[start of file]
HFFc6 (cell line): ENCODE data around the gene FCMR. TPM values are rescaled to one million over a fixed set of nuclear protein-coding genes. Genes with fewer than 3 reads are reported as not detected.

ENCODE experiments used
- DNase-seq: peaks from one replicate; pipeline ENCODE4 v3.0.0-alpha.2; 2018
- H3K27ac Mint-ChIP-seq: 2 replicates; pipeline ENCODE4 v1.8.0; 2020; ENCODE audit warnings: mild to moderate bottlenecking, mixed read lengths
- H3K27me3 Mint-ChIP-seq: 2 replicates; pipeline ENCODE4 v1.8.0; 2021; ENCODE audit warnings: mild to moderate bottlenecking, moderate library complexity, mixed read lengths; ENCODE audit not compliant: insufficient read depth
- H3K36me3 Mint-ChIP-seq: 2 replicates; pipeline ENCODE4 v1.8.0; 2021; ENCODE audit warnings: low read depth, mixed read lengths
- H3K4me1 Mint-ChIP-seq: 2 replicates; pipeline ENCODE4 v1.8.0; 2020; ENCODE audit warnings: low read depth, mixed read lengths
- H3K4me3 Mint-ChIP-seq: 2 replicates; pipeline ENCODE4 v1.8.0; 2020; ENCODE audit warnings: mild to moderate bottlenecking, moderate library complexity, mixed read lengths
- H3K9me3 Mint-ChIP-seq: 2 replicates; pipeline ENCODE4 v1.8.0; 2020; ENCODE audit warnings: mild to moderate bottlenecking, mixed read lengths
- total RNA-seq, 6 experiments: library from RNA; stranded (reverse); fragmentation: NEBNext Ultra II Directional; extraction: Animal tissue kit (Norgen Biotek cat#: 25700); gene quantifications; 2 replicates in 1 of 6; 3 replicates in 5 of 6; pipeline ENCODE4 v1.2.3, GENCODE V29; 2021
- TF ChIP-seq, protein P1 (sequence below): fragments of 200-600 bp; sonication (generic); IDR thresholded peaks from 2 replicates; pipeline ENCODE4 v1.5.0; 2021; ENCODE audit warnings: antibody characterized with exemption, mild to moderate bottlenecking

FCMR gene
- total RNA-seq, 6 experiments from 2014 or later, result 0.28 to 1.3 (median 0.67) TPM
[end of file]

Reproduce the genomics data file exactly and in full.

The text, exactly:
HFFc6 (cell line): ENCODE data around the gene FCMR. TPM values are rescaled to one million over a fixed set of nuclear protein-coding genes. Genes with fewer than 3 reads are reported as not detected.

ENCODE experiments used
- DNase-seq: peaks from one replicate; pipeline ENCODE4 v3.0.0-alpha.2; 2018
- H3K27ac Mint-ChIP-seq: 2 replicates; pipeline ENCODE4 v1.8.0; 2020; ENCODE audit warnings: mild to moderate bottlenecking, mixed read lengths
- H3K27me3 Mint-ChIP-seq: 2 replicates; pipeline ENCODE4 v1.8.0; 2021; ENCODE audit warnings: mild to moderate bottlenecking, moderate library complexity, mixed read lengths; ENCODE audit not compliant: insufficient read depth
- H3K36me3 Mint-ChIP-seq: 2 replicates; pipeline ENCODE4 v1.8.0; 2021; ENCODE audit warnings: low read depth, mixed read lengths
- H3K4me1 Mint-ChIP-seq: 2 replicates; pipeline ENCODE4 v1.8.0; 2020; ENCODE audit warnings: low read depth, mixed read lengths
- H3K4me3 Mint-ChIP-seq: 2 replicates; pipeline ENCODE4 v1.8.0; 2020; ENCODE audit warnings: mild to moderate bottlenecking, moderate library complexity, mixed read lengths
- H3K9me3 Mint-ChIP-seq: 2 replicates; pipeline ENCODE4 v1.8.0; 2020; ENCODE audit warnings: mild to moderate bottlenecking, mixed read lengths
- total RNA-seq, 6 experiments: library from RNA; stranded (reverse); fragmentation: NEBNext Ultra II Directional; extraction: Animal tissue kit (Norgen Biotek cat#: 25700); gene quantifications; 2 replicates in 1 of 6; 3 replicates in 5 of 6; pipeline ENCODE4 v1.2.3, GENCODE V29; 2021
- TF ChIP-seq, protein P1 (sequence below): fragments of 200-600 bp; sonication (generic); IDR thresholded peaks from 2 replicates; pipeline ENCODE4 v1.5.0; 2021; ENCODE audit warnings: antibody characterized with exemption, mild to moderate bottlenecking

FCMR gene
- total RNA-seq, 6 experiments from 2014 or later, result 0.28 to 1.3 (median 0.67) TPM